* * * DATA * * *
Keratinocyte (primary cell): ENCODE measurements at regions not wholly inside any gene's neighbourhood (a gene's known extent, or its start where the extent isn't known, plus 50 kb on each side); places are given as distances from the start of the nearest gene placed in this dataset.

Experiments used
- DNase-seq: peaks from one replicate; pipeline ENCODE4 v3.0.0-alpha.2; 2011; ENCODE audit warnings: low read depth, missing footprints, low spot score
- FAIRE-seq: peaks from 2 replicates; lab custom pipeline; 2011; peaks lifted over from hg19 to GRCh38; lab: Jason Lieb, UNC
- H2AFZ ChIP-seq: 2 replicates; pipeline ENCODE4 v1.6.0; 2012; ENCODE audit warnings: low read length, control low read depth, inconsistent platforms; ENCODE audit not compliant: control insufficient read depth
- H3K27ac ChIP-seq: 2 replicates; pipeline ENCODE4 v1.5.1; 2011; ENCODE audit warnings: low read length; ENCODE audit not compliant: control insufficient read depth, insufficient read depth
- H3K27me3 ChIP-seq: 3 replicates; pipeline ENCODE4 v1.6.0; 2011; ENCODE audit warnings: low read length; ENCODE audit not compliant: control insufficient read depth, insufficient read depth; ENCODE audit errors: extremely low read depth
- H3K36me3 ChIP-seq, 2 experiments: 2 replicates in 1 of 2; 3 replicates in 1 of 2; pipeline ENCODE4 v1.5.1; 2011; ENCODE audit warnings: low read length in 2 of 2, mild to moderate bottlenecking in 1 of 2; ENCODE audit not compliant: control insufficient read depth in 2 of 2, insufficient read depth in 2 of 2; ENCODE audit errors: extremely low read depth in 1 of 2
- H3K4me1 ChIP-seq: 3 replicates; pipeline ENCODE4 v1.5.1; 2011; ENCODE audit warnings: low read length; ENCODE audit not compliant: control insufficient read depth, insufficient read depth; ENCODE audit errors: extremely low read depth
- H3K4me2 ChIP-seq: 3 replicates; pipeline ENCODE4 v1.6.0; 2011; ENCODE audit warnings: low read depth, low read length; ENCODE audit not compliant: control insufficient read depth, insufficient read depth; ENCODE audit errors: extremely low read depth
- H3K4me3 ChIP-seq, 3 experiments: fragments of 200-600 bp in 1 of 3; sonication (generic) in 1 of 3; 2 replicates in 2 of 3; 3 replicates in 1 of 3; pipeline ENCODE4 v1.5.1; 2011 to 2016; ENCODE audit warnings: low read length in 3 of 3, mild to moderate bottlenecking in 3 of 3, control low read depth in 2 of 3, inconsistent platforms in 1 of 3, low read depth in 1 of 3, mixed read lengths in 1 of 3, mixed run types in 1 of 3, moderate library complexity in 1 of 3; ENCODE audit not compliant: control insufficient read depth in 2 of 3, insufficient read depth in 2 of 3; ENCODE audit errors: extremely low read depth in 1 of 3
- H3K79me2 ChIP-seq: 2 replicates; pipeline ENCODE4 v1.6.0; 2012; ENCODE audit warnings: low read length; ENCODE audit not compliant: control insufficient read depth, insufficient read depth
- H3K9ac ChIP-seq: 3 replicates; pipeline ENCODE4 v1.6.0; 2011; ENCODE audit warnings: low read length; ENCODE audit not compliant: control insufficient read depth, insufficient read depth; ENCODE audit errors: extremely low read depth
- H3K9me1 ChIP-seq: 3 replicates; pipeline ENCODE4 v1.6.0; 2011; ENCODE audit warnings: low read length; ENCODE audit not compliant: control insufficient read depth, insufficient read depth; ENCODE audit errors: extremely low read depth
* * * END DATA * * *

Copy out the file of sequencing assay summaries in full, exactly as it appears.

Keratinocyte (primary cell): ENCODE measurements at regions not wholly inside any gene's neighbourhood (a gene's known extent, or its start where the extent isn't known, plus 50 kb on each side); places are given as distances from the start of the nearest gene placed in this dataset.

Experiments used
- DNase-seq: peaks from one replicate; pipeline ENCODE4 v3.0.0-alpha.2; 2011; ENCODE audit warnings: low read depth, missing footprints, low spot score
- FAIRE-seq: peaks from 2 replicates; lab custom pipeline; 2011; peaks lifted over from hg19 to GRCh38; lab: Jason Lieb, UNC
- H2AFZ ChIP-seq: 2 replicates; pipeline ENCODE4 v1.6.0; 2012; ENCODE audit warnings: low read length, control low read depth, inconsistent platforms; ENCODE audit not compliant: control insufficient read depth
- H3K27ac ChIP-seq: 2 replicates; pipeline ENCODE4 v1.5.1; 2011; ENCODE audit warnings: low read length; ENCODE audit not compliant: control insufficient read depth, insufficient read depth
- H3K27me3 ChIP-seq: 3 replicates; pipeline ENCODE4 v1.6.0; 2011; ENCODE audit warnings: low read length; ENCODE audit not compliant: control insufficient read depth, insufficient read depth; ENCODE audit errors: extremely low read depth
- H3K36me3 ChIP-seq, 2 experiments: 2 replicates in 1 of 2; 3 replicates in 1 of 2; pipeline ENCODE4 v1.5.1; 2011; ENCODE audit warnings: low read length in 2 of 2, mild to moderate bottlenecking in 1 of 2; ENCODE audit not compliant: control insufficient read depth in 2 of 2, insufficient read depth in 2 of 2; ENCODE audit errors: extremely low read depth in 1 of 2
- H3K4me1 ChIP-seq: 3 replicates; pipeline ENCODE4 v1.5.1; 2011; ENCODE audit warnings: low read length; ENCODE audit not compliant: control insufficient read depth, insufficient read depth; ENCODE audit errors: extremely low read depth
- H3K4me2 ChIP-seq: 3 replicates; pipeline ENCODE4 v1.6.0; 2011; ENCODE audit warnings: low read depth, low read length; ENCODE audit not compliant: control insufficient read depth, insufficient read depth; ENCODE audit errors: extremely low read depth
- H3K4me3 ChIP-seq, 3 experiments: fragments of 200-600 bp in 1 of 3; sonication (generic) in 1 of 3; 2 replicates in 2 of 3; 3 replicates in 1 of 3; pipeline ENCODE4 v1.5.1; 2011 to 2016; ENCODE audit warnings: low read length in 3 of 3, mild to moderate bottlenecking in 3 of 3, control low read depth in 2 of 3, inconsistent platforms in 1 of 3, low read depth in 1 of 3, mixed read lengths in 1 of 3, mixed run types in 1 of 3, moderate library complexity in 1 of 3; ENCODE audit not compliant: control insufficient read depth in 2 of 3, insufficient read depth in 2 of 3; ENCODE audit errors: extremely low read depth in 1 of 3
- H3K79me2 ChIP-seq: 2 replicates; pipeline ENCODE4 v1.6.0; 2012; ENCODE audit warnings: low read length; ENCODE audit not compliant: control insufficient read depth, insufficient read depth
- H3K9ac ChIP-seq: 3 replicates; pipeline ENCODE4 v1.6.0; 2011; ENCODE audit warnings: low read length; ENCODE audit not compliant: control insufficient read depth, insufficient read depth; ENCODE audit errors: extremely low read depth
- H3K9me1 ChIP-seq: 3 replicates; pipeline ENCODE4 v1.6.0; 2011; ENCODE audit warnings: low read length; ENCODE audit not compliant: control insufficient read depth, insufficient read depth; ENCODE audit errors: extremely low read depth